Greg Allen, the senior Products Liability lawyer in our firm, recently settled a case for a confidential amount with General Motors involving the death of an elderly gentleman who was severely burned when a fire started in the engine compartment of his Chevrolet Blazer and quickly spread into the passenger compartment.
Mr. Lamar Hough was on his way home when, unbeknownst to him, his Blazer developed an oil leak around an improperly installed oil filter. The vaporized oil came out under pressure and sprayed onto the hot exhaust manifold. The vehicle started running rough due to the drop in oil pressure. Mr. Hough was very close to his driveway going up a hill when the Blazer shut off and the engine caught fire. The Blazer rolled back into the ditch. Mr. Hough was properly wearing his seatbelt.
At rest, the Blazer was tilted at an angle in the ditch. As a result, Mr. Hough had difficulty trying to unlatch his seatbelt. A witness, who tried to help release the seatbelt, testified in deposition about the buildup of heat and smoke inside the Blazer. The witness turned and ran to retrieve a fire extinguisher. The engine fire grew larger and, due to the lack of a firewall in the Blazer, the fire came into the passenger compartment below the dashboard.
The interior of the passenger compartment caught fire in less than two minutes. Mr. Hough, whose clothes were on fire, eventually was able to get the seatbelt to release and he climbed out of the passenger side of the vehicle, but not before he was severely burned. He was transferred to the burn unit at the University of Alabama at Birmingham, where he suffered for four months before dying from the complications from his burn injuries.
Many consumers think that their vehicles have firewalls. While some European designs do, most U.S. and Asian vehicles do not. The manufacturers cut numerous holes through what was once called the “firewall.” It should be noted that wiring harnesses, cables and HVAC vents penetrate the dash panel. Usually the holes are filled with some type of flammable material, such as rubber or plastic grommets. Car manufacturers generally make no effort to fireproof the barrier or bulkhead between the engine compartment and the passenger compartment.
It should be noted that the auto manufacturers refuse to call the barrier between the engine compartment and the passenger compartment a “firewall.” Instead, they call the barrier a “dash panel” or “bulkhead.” The reason is because car companies do no testing to determine how long this dash panel can withstand an engine fire before it goes into the passenger compartment.
There is no Federal Motor Vehicle Safety Standard that requires engine fires to be contained for any period of time. It is well known that engine fires are the most prevalent automotive fires, far more prevalent than fuel-fed fires, such as gasoline tank or fuel line rupture. There are 500 deaths and 3,000 injuries a year from engine fires getting into the passenger compartment; however, car manufacturers generally ignore this hazard.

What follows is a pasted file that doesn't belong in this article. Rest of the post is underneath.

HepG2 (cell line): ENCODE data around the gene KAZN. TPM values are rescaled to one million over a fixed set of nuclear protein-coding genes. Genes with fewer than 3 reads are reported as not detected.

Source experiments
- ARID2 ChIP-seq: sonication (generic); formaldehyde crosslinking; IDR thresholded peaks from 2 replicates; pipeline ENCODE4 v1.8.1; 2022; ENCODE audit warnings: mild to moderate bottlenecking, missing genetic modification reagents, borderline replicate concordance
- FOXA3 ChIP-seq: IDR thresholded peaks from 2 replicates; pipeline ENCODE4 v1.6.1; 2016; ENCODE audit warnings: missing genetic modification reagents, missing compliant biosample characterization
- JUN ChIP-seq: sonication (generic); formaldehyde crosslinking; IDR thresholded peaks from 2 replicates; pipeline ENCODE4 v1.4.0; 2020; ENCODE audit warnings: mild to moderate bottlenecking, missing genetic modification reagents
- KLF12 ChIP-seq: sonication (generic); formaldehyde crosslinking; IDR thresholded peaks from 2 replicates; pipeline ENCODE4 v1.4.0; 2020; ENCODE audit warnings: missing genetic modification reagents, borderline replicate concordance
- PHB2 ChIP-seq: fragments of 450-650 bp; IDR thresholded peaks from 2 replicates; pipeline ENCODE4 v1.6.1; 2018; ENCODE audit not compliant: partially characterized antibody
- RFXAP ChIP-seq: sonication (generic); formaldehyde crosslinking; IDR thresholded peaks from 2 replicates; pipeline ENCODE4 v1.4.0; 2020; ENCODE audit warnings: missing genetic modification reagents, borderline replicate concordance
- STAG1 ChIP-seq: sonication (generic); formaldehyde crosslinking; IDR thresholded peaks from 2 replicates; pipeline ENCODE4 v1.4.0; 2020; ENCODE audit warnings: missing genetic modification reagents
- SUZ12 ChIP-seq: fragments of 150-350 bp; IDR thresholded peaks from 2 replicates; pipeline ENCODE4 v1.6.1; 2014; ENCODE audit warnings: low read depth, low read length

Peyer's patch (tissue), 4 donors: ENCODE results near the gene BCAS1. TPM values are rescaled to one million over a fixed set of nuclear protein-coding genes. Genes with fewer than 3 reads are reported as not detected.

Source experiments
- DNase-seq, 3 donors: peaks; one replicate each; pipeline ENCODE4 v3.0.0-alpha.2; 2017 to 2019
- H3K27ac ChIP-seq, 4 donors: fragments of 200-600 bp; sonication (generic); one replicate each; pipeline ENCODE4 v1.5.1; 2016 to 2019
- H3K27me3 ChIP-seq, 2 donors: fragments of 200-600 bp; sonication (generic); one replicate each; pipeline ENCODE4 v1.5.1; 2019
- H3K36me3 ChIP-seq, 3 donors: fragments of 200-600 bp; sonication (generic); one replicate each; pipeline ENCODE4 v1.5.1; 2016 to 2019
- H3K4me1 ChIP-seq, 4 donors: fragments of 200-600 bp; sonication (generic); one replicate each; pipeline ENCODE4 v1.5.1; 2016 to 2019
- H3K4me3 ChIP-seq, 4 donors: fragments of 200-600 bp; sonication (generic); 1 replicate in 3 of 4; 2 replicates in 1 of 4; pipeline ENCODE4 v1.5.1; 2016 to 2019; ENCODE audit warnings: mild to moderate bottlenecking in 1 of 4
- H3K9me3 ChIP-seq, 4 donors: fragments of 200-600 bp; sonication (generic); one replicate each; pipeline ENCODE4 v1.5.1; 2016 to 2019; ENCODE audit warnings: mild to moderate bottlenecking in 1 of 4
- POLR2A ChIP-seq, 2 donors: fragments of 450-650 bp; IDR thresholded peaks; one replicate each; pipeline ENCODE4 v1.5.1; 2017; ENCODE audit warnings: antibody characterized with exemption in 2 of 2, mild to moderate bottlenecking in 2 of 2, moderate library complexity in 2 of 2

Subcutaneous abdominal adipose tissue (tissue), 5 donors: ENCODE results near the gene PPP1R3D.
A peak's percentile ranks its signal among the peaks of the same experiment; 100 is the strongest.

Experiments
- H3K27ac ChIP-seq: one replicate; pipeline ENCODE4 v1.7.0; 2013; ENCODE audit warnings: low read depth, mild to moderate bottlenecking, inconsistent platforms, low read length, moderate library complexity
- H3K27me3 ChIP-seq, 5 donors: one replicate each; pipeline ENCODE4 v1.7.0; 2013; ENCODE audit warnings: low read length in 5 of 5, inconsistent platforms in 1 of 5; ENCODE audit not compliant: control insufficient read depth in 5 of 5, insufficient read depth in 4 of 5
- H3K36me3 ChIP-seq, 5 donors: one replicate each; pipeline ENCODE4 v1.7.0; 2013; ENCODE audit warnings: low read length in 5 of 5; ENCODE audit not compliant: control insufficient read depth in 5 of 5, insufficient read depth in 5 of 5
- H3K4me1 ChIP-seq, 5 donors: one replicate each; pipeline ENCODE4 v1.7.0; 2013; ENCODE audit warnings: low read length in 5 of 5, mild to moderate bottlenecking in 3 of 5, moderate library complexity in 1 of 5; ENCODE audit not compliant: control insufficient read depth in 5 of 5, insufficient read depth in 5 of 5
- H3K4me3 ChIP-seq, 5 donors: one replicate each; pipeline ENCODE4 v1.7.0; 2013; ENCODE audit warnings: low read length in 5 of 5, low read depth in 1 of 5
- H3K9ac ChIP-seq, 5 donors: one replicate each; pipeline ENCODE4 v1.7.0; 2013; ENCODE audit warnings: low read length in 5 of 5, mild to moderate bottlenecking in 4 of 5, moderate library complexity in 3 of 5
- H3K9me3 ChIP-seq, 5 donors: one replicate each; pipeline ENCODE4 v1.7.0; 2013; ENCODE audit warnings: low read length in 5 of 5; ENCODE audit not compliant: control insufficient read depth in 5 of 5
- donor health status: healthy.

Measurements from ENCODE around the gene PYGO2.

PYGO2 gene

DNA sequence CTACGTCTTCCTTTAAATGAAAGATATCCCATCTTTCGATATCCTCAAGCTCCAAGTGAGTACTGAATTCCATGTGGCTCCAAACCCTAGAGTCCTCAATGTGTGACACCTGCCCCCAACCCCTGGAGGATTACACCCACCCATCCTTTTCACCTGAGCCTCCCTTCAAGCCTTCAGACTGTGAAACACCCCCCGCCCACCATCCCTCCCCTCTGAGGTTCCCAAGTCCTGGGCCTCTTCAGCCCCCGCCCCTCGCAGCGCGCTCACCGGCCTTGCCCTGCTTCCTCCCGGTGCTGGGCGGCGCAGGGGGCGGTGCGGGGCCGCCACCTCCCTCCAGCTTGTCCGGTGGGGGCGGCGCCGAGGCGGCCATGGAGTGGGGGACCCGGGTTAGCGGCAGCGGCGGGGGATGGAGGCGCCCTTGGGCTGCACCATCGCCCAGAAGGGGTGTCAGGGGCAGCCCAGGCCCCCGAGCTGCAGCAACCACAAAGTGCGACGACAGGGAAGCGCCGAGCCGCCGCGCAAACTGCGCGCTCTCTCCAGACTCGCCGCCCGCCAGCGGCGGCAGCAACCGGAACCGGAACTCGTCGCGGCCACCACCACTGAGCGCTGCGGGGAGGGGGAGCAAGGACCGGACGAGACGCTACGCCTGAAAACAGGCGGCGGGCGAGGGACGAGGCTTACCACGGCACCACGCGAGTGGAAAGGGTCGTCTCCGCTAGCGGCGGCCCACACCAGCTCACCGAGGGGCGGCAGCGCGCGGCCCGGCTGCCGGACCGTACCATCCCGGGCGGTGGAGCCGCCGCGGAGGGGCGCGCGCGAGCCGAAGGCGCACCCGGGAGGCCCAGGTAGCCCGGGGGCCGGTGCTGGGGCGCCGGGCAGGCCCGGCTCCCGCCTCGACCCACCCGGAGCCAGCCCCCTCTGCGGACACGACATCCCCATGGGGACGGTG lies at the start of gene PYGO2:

Many consumers are not aware of the flammability danger of the numerous fluids and materials in the engine compartment that will allow the engine to burn. Oil, gasoline, transmission fluid, windshield wiper fluid, antifreeze, plastics and rubber are all capable of supplying a fuel load to a fire.
Studies show that at least 15 to 20 minutes escape time is needed to allow time for fire departments to arrive on the scene. This is especially true for rural areas. After crashes, the occupants may be disabled or entrapped and cannot escape the passenger compartment. There are numerous horror stories about people being burned alive by engine fires coming into the passenger compartment. This is a needless tragedy.
Many European-designed cars, since at least the mid-1990s, have double firewalls, which isolate the engine compartment from the passenger compartment. These designs also isolate the brake reservoir to help reduce the potential for fires post-crash.
While Greg was in the process of writing this article, there was a news article of a gentleman in Birmingham who was entrapped in his car and burned to death from an engine fire before the fire department arrived. These fires are very prevalent and need to be addressed. However, without government intervention, only lawsuits can encourage manufacturers to do their job and design safer products.
The GM case was handled by Greg Allen, Stephanie Monplaisir and LaBarron Boone from Beasley Allen, along with Shane Seaborn and Myron Penn of the Penn & Seaborn Law Firm with offices in Clayton, Union Springs and Montgomery. The amount of the settlement is confidential. Greg did a tremendous job of discovery in this case and some of the depositions and Defense experts were devastating for the automaker. Greg felt it very important that the facts of the case and information relating to the overall safety problems involved not be confidential.
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This story also appeared in the October edition of The Jere Beasley Report. For more like this, or to subscribe, visit The Report online.